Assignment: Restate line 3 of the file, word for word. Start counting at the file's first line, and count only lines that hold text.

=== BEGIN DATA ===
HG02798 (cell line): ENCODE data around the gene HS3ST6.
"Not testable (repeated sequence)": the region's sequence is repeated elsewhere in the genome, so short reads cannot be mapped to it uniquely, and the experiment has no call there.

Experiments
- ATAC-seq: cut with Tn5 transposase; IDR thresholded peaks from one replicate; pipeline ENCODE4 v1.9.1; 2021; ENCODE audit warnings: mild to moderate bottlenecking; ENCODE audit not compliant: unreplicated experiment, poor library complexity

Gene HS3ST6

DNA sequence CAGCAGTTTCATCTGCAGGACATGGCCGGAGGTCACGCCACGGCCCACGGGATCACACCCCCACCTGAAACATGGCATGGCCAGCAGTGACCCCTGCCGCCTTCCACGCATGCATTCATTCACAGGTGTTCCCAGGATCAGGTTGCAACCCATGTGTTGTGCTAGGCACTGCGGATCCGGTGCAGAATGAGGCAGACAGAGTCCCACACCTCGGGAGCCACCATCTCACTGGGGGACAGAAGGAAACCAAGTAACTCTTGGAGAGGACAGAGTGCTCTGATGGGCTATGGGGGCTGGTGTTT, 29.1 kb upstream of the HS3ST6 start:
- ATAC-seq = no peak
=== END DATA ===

Experiments